Search Images Maps Play YouTube News Gmail Drive More »
Sign in
Screen reader users: click this link for accessible mode. Accessible mode has the same essential features but works better with your reader.

Patents

  1. Advanced Patent Search
Publication numberUS7196675 B2
Publication typeGrant
Application numberUS 10/907,205
Publication dateMar 27, 2007
Filing dateMar 24, 2005
Priority dateMar 24, 2005
Fee statusLapsed
Also published asDE602006009430D1, EP1705746A1, EP1705746B1, US20060214868
Publication number10907205, 907205, US 7196675 B2, US 7196675B2, US-B2-7196675, US7196675 B2, US7196675B2
InventorsNeil Wolfenden, Andrew Baird
Original AssigneeAndrew Corporation
Export CitationBiBTeX, EndNote, RefMan
External Links: USPTO, USPTO Assignment, Espacenet
High resolution orientation adjusting arrangement for feed assembly
US 7196675 B2
Abstract
A receptacle with an adjusting slot is adapted to receive a mounting lip of the feed assembly. A means for positioning which may include a threaded shaft threaded into a first side of the receptacle that projects into a first side of the mounting lip, is operative to move the mounting lip within the adjusting slot. A bias spring may be positioned between the mounting lip and a second side of the mounting lip, the bias spring biasing the mounting lip against the threaded shaft. Alternatively, the threaded shaft may extend threaded through the mounting lip, longitudinally retained with respect to the receptacle operative to move the mounting lip along the adjusting slot as the threaded shaft is rotated.
Images(7)
Previous page
Next page
Claims(19)
1. An adjustable orientation arrangement for a feed assembly, comprising:
a receptacle having an adjusting slot adapted to receive a mounting lip of the feed assembly;
a threaded shaft threaded into the receptacle, the threaded shaft projecting into the adjusting slot and abutting a first side of the mounting lip; and
a bias spring positioned between a second side of the mounting lip and the adjusting slot, the bias spring biasing the mounting lip against the threaded shaft.
2. The arrangement of claim 1, further including an adjusting knob coupled to the threaded shaft.
3. The arrangement of claim 1, further including a guide pin mounted to the receptacle, the guide pin projecting into the second side of the mounting lip;
the bias spring mounted on the guide pin.
4. The arrangement of claim 3, wherein the guide pin passes through a guide hole in the second side of the mounting lip.
5. The arrangement of claim 1, further including at least one retaining fastener passing through an elongated slot in the receptacle and one of threading into and bolting across the mounting lip, retaining the mounting lip in position with respect to the receptacle.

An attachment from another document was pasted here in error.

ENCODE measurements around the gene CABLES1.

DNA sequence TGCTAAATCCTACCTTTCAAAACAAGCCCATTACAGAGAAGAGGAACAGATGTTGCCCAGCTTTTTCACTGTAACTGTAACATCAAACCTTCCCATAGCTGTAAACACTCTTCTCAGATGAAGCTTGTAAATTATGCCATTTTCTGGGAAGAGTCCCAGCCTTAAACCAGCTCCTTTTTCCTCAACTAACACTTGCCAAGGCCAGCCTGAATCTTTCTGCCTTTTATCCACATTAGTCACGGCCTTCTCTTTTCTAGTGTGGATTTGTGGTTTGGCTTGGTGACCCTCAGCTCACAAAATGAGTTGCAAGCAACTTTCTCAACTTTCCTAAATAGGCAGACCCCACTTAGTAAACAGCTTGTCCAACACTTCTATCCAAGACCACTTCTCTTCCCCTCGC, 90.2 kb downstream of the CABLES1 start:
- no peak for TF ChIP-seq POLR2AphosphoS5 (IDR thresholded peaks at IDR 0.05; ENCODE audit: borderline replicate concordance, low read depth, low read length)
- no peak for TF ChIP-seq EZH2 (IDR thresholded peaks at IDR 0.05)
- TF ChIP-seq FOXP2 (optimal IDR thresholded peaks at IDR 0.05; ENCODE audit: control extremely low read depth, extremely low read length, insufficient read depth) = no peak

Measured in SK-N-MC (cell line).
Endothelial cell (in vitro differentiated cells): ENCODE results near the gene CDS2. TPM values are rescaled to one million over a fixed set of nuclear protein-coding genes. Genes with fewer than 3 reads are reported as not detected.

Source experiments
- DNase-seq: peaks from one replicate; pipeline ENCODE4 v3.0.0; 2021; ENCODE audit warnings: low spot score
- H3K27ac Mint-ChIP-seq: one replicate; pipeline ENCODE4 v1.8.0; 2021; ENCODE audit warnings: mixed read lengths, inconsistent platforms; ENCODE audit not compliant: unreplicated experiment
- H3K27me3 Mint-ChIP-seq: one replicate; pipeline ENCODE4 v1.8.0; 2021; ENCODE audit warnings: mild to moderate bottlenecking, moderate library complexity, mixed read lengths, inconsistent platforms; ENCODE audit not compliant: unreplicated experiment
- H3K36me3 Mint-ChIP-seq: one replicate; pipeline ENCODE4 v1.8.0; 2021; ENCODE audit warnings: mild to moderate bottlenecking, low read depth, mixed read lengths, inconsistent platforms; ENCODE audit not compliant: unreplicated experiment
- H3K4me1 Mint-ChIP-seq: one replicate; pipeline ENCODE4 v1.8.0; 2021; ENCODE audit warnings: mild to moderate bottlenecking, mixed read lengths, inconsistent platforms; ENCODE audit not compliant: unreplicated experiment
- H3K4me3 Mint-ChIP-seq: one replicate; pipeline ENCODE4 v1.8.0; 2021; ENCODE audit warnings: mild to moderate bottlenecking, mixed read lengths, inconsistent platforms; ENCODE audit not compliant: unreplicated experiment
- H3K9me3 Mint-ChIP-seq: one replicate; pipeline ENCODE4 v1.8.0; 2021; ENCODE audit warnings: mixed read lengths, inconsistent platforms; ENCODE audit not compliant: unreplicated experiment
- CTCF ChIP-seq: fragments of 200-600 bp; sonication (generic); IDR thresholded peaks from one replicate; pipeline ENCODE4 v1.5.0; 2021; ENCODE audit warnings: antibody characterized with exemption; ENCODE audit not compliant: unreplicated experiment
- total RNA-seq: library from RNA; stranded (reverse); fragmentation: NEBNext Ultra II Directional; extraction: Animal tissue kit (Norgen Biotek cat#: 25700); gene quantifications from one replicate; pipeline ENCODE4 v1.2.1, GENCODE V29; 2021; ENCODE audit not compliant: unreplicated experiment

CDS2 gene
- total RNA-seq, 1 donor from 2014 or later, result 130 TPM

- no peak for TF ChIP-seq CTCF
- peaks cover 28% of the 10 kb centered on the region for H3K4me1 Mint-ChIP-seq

6. The arrangement of claim 1, wherein the receptacle is formed with a greater thickness on the first side than on a top and a bottom.
7. The arrangement of claim 1, further including at least one aperture formed in one of the top and the bottom of the receptacle; and
at least one scale mark(s) on the mounting lip visible through the aperture; the scale marks adapted to indicate relative position of the mounting lip within the adjusting slot.
8. The arrangement of claim 7, wherein the aperture is a slot coaxial with an axis between the first side and the second side.
9. The arrangement of claim 7, wherein the at least one aperture is a plurality of holes in a linear alignment.
10. The assembly of claim 1, wherein the receptacle is an adjusting collar coupled to a boom arm.
11. An adjustable orientation arrangement for a feed assembly, comprising:
a receptacle having an adjusting slot adapted to receive a mounting lip of the feed assembly;
a threaded shaft passing through the receptacle, threaded through the mounting lip;
at least one aperture formed in one of the top and the bottom of the receptacle; and
at least one scale mark(s) on the mounting lip visible through the aperture; the scale marks adapted to indicate relative position of the mounting lip within the adjusting slot;
the threaded shaft longitudinally retained by the receptacle, rotation of the threaded shaft operative to move the mounting lip longitudinally within the adjusting slot.
12. The arrangement of claim 11, further including an adjusting knob coupled to the threaded shaft.
13. The arrangement of claim 11, further including a bias spring on the threaded shaft operative to bias the threaded shaft against the mounting lip.
14. The arrangement of claim 11, further including at least one retaining fastener passing through an elongated slot in the receptacle and one of threading into and bolting across the mounting lip, retaining the mounting lip in position with respect to the receptacle.
15. The arrangement of claim 11, wherein the aperture is a slot coaxial with an axis between the first side and the second side.
16. The arrangement of claim 11, wherein the receptacle is an adjusting collar coupled to a boom arm.
17. An adjustable orientation arrangement for a feed assembly, comprising:
a receptacle having an adjusting slot adapted to receive a mounting lip of the feed assembly;
a means for positioning the mounting lip within the adjusting slot and;
a bias spring on the means for positioning operative to bias the means for positioning against the mounting lip.
18. The arrangement of claim 17, wherein the means for positioning is a threaded shaft threaded through the receptacle to abut the mounting lip.
19. The arrangement of claim 17, wherein the means for positioning is a threaded shaft extending threaded through the mounting lip and longitudinally retained by the receptacle.
Description
BACKGROUND

For optimal performance, a directional antenna such as a reflector antenna must be closely aligned with a target signal source. Alignment of a reflector antenna is typically performed via an adjustable antenna mount that, with respect to a fixed mounting point, is adjustable in azimuth and elevation to orient the antenna towards the target.